I was a little sad about the race, because even though Barros was able to overtake and pass Pedrosa on the final lap of the race, consolidating seventh position, I had hoped the Hoff would make it around as well. The tires were shot, and it was all these guys could do to hold on and keep it going to the checkered flag, and still, they raced. The race had stretched out, leads of seconds becoming tens of seconds, and that's how rain races usually go. The finishes are almost always determined long before the final lap, and it's a stressful waiting game to see who would crack, who would get distracted and maybe fall off, and it's that stress that left me wanting for more from this race. Assen would bring more rain, more of the same stress, and I headed there with mixed feelings once again. On the plus side, as we broke down the garages, we were treated to the glorious sounds of big twins booming around the now dry circuit. There was a KTM SuperDuke competition, and while this photo comes from earlier in the week, it shows just how nice these machines really are. Wouldn't want to collide head on with anything while riding one, but this tank is nothing compared to one I spotted in Holland, haha.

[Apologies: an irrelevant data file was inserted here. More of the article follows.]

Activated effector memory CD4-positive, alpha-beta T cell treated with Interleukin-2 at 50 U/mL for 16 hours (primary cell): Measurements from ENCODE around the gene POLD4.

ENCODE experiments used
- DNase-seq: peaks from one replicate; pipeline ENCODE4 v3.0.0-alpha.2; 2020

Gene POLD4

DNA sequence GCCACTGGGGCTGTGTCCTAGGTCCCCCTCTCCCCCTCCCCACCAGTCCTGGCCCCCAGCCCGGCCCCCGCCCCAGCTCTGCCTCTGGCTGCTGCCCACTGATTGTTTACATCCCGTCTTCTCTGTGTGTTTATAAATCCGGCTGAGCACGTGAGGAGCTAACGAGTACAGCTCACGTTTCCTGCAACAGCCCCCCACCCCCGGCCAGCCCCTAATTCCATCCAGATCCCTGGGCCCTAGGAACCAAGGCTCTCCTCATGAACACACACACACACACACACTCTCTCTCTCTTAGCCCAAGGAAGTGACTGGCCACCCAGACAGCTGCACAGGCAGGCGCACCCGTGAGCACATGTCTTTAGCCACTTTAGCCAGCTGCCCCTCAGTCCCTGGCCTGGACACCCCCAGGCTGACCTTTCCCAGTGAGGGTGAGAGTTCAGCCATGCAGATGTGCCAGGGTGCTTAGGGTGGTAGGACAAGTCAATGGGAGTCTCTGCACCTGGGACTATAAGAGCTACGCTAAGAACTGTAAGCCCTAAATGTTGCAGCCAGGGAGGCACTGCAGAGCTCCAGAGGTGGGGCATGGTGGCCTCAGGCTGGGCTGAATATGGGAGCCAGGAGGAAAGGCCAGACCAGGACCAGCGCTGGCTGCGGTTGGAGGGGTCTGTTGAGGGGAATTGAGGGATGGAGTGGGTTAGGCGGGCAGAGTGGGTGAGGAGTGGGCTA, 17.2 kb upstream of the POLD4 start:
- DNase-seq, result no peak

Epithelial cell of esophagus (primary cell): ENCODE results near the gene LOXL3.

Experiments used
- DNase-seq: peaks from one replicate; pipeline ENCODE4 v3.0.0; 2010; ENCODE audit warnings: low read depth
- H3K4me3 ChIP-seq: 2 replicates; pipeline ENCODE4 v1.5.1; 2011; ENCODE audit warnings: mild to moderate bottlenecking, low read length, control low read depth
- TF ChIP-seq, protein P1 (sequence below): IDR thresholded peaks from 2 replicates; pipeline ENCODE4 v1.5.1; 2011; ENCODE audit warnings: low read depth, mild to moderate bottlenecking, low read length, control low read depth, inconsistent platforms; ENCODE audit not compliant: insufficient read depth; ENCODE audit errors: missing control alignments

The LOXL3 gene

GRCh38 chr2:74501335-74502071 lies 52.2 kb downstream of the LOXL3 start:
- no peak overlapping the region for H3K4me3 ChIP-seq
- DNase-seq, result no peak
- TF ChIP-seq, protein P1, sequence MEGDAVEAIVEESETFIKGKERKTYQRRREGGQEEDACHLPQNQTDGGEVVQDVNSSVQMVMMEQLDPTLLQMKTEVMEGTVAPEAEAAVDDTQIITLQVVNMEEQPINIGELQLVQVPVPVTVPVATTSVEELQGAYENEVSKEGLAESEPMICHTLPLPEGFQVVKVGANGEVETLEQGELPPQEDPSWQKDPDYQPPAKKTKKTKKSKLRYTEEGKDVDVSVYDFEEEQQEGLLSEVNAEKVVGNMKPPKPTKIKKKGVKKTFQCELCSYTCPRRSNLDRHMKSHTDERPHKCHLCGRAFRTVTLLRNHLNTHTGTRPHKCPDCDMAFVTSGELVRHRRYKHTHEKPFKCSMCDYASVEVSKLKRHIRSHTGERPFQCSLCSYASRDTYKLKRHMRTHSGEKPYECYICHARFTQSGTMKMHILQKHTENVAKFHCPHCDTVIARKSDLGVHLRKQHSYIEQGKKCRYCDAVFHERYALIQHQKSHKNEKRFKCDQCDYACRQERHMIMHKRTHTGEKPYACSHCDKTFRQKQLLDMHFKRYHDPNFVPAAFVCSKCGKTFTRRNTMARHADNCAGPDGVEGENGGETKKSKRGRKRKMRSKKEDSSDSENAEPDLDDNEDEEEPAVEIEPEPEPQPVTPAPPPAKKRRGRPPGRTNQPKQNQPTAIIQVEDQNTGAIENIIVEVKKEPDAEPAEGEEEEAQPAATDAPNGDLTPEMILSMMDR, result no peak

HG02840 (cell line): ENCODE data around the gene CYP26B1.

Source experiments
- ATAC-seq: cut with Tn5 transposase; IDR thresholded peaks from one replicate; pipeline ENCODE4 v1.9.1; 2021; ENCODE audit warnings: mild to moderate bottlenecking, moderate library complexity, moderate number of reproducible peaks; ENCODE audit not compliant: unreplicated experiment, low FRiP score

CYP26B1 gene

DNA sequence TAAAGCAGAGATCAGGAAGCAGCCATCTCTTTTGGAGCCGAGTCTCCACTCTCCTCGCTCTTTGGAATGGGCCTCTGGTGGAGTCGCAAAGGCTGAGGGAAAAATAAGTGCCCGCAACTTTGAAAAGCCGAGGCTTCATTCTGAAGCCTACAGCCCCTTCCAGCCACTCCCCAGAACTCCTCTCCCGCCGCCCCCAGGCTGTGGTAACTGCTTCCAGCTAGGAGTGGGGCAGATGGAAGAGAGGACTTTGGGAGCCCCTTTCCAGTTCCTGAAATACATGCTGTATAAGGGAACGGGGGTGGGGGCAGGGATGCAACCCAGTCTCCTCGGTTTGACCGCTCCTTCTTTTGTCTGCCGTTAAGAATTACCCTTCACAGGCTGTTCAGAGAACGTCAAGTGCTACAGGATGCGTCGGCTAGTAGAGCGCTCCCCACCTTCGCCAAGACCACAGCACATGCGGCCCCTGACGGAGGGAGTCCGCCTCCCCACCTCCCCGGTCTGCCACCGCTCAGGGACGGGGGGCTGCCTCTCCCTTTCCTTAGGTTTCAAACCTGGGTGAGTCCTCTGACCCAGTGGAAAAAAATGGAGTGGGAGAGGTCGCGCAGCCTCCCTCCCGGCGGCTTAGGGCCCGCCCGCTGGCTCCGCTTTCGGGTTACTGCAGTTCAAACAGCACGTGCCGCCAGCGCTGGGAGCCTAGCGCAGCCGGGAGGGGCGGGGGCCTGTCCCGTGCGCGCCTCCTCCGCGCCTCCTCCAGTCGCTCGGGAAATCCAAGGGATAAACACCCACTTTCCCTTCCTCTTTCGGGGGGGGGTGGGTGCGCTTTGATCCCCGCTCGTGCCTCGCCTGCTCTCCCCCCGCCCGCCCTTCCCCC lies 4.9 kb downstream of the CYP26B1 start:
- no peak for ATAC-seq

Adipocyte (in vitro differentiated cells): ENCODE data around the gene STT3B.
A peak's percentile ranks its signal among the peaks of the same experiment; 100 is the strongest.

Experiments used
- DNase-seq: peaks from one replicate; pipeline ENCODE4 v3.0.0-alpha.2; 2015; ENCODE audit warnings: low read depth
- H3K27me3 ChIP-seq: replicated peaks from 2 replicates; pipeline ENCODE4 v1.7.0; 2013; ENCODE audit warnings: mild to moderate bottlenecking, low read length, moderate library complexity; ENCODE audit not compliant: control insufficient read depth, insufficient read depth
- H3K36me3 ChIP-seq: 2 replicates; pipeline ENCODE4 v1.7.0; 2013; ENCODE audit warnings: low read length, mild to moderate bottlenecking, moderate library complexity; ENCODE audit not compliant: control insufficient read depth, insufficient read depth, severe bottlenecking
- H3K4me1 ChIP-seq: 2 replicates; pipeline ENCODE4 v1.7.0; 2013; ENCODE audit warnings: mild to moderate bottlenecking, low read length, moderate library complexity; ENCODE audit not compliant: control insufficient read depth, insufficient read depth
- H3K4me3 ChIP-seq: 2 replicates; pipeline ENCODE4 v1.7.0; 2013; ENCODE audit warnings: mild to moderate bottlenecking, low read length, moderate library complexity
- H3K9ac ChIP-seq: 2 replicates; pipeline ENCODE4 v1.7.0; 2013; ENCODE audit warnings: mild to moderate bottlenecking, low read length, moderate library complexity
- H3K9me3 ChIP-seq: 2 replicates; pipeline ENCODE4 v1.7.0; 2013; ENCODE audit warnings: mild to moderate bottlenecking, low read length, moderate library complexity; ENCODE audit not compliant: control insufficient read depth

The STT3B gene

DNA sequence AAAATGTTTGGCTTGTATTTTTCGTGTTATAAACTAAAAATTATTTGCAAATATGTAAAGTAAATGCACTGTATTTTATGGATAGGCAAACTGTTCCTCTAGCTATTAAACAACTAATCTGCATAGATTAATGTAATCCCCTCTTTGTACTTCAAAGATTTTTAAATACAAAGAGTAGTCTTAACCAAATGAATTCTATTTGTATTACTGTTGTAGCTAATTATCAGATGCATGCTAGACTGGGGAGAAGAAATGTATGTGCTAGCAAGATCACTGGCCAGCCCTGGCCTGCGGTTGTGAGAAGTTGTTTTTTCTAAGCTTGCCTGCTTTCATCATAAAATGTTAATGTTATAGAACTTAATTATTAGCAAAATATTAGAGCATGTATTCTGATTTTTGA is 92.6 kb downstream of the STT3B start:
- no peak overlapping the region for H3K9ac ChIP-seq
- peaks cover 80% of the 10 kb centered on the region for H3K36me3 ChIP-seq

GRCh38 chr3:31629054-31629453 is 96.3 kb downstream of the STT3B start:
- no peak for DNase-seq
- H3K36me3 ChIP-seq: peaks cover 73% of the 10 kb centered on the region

The semi's finally loaded up, our truck drivers took off almost immediately, and the rest of us went back to the hotel for a quiet night, anticipating the next race, and the rain it would bring. Oh! And I met Phil Read! Woot!
Stay tuned for more images from England - the places and faces that surround MotoGP.